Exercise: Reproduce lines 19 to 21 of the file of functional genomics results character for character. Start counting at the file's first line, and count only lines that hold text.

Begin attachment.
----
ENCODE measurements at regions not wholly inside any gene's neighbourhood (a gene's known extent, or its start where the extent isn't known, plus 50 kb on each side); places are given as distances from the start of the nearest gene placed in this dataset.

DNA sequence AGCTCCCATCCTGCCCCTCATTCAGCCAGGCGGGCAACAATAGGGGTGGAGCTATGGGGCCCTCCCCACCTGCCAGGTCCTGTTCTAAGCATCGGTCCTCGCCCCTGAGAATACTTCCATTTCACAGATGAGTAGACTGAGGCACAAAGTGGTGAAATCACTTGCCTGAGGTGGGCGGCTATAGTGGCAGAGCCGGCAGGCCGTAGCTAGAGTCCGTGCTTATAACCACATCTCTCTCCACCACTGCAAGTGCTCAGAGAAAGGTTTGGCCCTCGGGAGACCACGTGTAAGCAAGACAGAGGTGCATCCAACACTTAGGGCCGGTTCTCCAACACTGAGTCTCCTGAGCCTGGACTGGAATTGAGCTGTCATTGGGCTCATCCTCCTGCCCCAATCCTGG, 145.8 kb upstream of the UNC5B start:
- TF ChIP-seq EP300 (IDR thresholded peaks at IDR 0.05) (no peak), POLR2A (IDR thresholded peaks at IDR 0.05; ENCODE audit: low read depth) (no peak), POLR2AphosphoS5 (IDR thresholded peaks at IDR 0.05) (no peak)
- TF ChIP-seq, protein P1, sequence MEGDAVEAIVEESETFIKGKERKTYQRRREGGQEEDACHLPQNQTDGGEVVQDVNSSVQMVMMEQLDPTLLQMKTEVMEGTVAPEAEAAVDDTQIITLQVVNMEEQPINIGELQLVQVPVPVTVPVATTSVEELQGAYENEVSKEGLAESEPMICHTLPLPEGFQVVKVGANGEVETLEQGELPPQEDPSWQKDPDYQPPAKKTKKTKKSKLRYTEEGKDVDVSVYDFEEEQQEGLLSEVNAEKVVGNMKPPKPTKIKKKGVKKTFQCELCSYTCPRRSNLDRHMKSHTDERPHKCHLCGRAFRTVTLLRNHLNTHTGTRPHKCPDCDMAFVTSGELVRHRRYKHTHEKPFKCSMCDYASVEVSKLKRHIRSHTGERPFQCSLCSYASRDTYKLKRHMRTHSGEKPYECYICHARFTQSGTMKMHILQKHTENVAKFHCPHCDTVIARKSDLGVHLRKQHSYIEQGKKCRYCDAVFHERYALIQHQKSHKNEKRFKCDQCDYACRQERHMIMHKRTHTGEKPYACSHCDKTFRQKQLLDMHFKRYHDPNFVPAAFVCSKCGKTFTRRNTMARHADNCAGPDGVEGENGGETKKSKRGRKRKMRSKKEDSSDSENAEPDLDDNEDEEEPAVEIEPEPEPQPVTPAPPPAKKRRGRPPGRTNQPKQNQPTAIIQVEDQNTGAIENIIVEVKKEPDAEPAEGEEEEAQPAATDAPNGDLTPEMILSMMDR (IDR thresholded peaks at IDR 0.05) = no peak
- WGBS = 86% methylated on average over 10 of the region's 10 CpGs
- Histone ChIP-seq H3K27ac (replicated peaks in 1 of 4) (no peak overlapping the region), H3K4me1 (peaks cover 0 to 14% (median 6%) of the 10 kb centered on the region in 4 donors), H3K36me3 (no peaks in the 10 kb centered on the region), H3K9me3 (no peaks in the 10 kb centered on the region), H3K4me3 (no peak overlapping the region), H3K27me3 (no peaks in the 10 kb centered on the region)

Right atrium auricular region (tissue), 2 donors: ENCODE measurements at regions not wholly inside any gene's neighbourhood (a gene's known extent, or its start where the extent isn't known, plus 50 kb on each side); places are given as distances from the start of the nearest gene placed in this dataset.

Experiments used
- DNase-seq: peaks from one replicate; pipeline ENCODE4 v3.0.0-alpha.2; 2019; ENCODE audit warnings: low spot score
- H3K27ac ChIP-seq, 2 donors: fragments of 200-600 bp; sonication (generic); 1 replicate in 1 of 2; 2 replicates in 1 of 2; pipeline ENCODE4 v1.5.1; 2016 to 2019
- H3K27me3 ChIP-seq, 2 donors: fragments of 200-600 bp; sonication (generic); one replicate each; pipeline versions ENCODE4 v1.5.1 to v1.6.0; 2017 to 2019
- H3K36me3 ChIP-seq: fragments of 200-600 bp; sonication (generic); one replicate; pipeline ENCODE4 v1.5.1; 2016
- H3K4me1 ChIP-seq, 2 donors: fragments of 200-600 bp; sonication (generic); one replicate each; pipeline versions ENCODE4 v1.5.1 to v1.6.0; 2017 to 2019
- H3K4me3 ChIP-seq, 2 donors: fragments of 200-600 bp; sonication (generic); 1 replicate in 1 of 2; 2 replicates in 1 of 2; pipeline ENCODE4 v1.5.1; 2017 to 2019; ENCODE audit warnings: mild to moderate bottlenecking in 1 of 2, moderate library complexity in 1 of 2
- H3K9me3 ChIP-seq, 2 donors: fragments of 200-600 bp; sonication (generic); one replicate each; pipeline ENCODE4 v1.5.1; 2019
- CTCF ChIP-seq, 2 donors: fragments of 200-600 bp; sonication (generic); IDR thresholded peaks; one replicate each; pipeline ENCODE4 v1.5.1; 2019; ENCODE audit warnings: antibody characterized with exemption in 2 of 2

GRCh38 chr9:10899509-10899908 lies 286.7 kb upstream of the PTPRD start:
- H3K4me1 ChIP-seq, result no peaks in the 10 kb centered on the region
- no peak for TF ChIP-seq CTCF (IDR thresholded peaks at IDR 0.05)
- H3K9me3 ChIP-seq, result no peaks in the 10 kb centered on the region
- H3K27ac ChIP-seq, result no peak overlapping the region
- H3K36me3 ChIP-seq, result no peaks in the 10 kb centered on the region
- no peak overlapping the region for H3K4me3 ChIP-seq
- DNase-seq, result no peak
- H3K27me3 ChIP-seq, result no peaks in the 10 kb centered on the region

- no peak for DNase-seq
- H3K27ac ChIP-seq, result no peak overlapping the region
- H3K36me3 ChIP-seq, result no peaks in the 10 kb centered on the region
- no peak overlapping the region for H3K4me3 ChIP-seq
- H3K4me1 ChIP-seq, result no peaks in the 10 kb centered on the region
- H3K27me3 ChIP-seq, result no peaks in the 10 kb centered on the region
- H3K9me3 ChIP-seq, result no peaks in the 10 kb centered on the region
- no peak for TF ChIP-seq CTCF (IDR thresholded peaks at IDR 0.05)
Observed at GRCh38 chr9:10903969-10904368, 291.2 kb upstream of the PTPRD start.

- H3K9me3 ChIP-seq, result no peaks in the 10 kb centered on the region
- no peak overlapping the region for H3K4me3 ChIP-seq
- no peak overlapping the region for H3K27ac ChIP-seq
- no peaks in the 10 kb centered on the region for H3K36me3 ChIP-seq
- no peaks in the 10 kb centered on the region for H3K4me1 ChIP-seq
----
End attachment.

- no peak for TF ChIP-seq CTCF (IDR thresholded peaks at IDR 0.05)
- H3K9me3 ChIP-seq, result no peaks in the 10 kb centered on the region
- H3K27ac ChIP-seq, result no peak overlapping the region